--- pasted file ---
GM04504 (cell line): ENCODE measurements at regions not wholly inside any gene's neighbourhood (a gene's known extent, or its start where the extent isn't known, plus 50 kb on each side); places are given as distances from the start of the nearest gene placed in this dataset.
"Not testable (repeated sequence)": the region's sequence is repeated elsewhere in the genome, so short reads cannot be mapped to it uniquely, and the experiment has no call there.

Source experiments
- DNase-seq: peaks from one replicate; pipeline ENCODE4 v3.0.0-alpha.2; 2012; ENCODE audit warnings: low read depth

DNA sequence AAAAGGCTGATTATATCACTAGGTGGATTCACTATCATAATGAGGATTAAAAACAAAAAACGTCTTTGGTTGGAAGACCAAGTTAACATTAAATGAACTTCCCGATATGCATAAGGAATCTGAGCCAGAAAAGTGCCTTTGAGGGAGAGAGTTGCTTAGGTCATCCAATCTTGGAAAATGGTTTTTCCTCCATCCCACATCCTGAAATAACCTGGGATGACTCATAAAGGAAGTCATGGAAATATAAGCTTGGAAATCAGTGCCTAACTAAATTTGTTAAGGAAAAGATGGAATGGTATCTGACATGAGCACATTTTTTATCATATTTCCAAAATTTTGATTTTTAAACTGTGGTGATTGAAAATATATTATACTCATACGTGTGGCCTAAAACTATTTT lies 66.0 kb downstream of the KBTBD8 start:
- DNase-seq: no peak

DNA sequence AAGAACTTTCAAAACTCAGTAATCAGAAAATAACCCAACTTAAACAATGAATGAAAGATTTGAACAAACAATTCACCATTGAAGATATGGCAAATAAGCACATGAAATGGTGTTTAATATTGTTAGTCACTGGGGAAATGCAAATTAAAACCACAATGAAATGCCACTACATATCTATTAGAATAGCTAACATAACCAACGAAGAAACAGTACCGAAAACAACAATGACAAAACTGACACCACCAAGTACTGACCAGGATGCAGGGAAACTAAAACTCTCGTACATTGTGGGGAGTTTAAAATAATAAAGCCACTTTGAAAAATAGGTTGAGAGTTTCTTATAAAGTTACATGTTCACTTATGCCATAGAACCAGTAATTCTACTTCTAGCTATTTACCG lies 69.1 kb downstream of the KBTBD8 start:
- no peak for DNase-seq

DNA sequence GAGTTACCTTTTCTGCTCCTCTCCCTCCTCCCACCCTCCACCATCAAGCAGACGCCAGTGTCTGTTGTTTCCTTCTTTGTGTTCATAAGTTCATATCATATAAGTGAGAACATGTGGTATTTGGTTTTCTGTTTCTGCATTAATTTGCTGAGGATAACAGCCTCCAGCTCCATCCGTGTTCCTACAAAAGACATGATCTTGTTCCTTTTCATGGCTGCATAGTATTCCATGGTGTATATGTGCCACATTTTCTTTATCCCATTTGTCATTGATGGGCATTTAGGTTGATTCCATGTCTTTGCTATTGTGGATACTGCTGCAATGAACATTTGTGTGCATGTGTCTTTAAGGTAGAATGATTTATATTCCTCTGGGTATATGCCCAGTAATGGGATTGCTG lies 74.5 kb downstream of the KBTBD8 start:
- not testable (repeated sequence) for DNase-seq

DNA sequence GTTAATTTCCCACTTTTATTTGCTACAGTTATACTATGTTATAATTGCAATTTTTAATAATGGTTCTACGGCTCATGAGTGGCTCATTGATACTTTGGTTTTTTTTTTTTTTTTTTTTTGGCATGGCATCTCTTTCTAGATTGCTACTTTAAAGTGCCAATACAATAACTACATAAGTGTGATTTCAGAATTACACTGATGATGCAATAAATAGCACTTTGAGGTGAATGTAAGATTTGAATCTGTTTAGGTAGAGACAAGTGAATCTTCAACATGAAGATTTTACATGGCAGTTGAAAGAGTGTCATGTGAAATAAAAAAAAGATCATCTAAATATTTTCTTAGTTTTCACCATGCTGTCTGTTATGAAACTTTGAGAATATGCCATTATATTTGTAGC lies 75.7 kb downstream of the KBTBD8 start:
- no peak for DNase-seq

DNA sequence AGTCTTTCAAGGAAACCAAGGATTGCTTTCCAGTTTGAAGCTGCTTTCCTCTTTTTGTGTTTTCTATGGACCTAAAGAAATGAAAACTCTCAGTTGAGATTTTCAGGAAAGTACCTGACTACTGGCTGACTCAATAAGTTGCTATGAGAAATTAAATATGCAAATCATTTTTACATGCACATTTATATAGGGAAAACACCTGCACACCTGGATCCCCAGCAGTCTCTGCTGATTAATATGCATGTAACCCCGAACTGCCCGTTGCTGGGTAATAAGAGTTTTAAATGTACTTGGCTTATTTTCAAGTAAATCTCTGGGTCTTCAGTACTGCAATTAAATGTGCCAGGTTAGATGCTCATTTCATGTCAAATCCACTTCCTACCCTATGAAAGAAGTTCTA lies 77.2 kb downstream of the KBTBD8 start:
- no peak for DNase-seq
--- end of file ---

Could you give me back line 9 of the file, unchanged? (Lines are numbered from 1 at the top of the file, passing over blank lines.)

DNA sequence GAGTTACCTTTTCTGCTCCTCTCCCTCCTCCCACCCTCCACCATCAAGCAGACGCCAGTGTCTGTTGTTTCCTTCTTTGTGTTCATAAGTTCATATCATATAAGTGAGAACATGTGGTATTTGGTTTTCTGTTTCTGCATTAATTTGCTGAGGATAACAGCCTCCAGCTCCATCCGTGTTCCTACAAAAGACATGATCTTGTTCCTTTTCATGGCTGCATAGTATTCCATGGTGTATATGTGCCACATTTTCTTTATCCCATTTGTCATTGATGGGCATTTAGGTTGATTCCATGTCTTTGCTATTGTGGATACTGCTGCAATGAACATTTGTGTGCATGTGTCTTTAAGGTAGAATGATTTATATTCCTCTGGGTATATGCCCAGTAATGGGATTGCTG lies 74.5 kb downstream of the KBTBD8 start: